Effects of Childhood Maltreatment

This research was recently summarized by my friend/colleague Ken Pope, PhD, from "Assessment of the Harmful Psychiatric and Behavioral Effects of Different Forms of Child Maltreatment", to be published soon in JAMA.  The authors are David D. Vachon, PhD, Robert F. Krueger, PhD, Fred. A. Rogosch, PhD, and Dante Cicchetti, PhD.  The following is his enlightening summary:

PLEASE NOTE: As usual, I'll include both the author's email address (for requesting electronic reprints) and a link to the complete article at the end below.

Here's how the article opens:

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Worldwide prevalence estimates suggest that child physical abuse (8.0%), sexual abuse (1.6%), emotional abuse (36.3%), and neglect (4.4%) are common.1,2 These forms of abuse and neglect are collectively referred to as child maltreatment (CM). At least 4 assumptions pervade the scientific literature on CM: (1) harmfulness (CM causes substantial harm), (2) nonequivalence (some forms of CM are more harmful than others), (3) specificity (each form of CM has specific consequences), and (4) nonuniversality (the effects of CM differ across sex and race).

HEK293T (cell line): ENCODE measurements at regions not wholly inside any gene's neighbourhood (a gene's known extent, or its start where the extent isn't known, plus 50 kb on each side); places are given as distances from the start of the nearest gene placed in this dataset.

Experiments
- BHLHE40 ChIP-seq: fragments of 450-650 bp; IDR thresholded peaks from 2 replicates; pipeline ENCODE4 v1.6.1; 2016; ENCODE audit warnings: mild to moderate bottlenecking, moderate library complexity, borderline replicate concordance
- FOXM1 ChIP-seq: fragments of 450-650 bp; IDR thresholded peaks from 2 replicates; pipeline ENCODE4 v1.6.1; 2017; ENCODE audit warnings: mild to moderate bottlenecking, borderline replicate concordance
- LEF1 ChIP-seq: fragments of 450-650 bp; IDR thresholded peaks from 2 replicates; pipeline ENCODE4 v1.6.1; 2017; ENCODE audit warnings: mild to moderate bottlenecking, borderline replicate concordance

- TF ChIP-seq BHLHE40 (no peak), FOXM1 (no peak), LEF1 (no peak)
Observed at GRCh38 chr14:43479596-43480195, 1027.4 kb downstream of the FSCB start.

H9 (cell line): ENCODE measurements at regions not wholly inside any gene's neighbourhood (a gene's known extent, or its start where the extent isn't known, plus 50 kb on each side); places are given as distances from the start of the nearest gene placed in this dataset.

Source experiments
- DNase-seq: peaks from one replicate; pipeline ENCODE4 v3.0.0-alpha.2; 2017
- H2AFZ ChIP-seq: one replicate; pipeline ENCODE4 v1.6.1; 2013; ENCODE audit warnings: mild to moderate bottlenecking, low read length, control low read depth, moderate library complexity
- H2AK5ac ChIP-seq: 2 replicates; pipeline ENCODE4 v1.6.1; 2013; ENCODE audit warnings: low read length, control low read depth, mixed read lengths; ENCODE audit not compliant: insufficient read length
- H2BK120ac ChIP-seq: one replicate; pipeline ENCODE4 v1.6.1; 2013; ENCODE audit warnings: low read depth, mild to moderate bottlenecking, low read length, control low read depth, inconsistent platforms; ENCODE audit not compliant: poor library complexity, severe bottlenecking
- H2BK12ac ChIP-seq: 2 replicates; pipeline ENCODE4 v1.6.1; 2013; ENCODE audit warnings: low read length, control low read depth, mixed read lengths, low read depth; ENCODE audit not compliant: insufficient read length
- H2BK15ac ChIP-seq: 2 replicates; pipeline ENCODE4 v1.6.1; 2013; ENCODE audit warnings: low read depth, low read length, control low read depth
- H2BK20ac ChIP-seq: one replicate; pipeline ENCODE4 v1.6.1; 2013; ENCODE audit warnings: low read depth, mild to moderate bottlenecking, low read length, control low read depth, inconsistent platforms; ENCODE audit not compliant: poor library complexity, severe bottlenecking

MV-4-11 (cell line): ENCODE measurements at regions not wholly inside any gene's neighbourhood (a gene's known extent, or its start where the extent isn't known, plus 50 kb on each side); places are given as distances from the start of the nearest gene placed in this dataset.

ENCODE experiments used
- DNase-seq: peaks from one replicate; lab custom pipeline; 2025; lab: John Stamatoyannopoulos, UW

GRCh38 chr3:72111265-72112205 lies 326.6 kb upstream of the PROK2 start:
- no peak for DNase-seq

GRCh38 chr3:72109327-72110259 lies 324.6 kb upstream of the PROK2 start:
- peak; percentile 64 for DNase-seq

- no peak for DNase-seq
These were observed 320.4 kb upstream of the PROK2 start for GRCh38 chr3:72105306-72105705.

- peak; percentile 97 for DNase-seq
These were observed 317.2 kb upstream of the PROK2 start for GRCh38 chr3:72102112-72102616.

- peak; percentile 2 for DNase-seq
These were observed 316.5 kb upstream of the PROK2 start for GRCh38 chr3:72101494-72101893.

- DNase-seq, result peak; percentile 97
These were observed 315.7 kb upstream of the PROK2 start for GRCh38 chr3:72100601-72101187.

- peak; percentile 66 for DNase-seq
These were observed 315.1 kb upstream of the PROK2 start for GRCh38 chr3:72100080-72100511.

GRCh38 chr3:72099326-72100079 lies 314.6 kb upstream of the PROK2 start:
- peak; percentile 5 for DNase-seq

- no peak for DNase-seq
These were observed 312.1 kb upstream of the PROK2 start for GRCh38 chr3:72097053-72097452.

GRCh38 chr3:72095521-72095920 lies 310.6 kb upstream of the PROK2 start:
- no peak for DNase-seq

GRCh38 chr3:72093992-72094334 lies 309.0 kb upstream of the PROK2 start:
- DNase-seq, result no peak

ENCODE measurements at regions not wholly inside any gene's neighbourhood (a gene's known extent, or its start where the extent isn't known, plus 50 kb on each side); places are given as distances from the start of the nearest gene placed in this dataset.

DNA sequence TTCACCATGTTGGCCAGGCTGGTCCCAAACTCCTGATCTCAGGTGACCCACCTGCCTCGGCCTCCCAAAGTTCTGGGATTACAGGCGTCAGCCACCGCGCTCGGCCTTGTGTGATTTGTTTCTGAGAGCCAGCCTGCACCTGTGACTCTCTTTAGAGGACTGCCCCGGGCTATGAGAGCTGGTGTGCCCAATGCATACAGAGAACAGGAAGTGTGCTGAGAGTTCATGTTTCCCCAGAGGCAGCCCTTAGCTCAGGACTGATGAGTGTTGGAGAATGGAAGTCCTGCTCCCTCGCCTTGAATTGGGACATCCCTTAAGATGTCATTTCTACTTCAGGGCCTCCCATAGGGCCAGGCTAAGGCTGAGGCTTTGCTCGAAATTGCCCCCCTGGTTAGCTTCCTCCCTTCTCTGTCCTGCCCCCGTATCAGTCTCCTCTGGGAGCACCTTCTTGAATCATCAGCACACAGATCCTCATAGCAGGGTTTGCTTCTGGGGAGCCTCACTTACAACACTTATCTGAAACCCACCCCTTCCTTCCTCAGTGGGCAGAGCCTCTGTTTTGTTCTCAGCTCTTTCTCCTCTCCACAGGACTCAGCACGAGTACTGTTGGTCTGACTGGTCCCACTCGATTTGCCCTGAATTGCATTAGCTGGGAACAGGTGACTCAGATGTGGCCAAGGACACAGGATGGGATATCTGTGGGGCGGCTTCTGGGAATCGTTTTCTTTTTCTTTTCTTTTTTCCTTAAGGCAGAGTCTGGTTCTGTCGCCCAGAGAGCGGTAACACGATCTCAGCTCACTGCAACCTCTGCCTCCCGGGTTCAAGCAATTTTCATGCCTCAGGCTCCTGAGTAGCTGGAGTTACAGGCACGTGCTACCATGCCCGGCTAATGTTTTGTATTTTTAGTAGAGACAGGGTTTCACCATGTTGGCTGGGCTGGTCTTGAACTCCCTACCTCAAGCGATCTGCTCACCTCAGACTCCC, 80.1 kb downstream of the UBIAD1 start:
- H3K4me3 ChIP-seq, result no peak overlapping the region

The strongest assumption is that CM causes harm. In a meta-analysis, nonsexual forms of CM (physical abuse, emotional abuse, and neglect) were associated with a wide range of mental health problems, including depression, anxiety, eating disorders, substance use, and suicidal behavior.3 Evidence from research on sexual abuse is less consistent. Although early literature reviews concluded that child sexual abuse predicts a range of psychiatric outcomes,4- 6 later meta-analyses based on community samples7 and college samples8 suggested that child sexual abuse is weakly associated with later adjustment problems. Unsurprisingly, these findings are controversial9 and have been criticized10,11 and defended12,13 on several occasions.

The nonequivalence assumption is evident in the legal system, where some forms of CM are felonies but others are legal, and in the scientific literature, which focuses predominantly on sexual and physical abuse.14 However, meta-analytic data do not show appreciable differences in harm across types of CM.3 Furthermore, study-level comparisons are confounded by differences in samples and methods, and individual-level comparisons are rare and usually fail to model patterns of CM co-occurrence. The ubiquity of the assumption of nonequivalence must therefore be based on factors other than comparative evidence of harm, such as cultural mores and differences in the ability to measure and document maltreatment.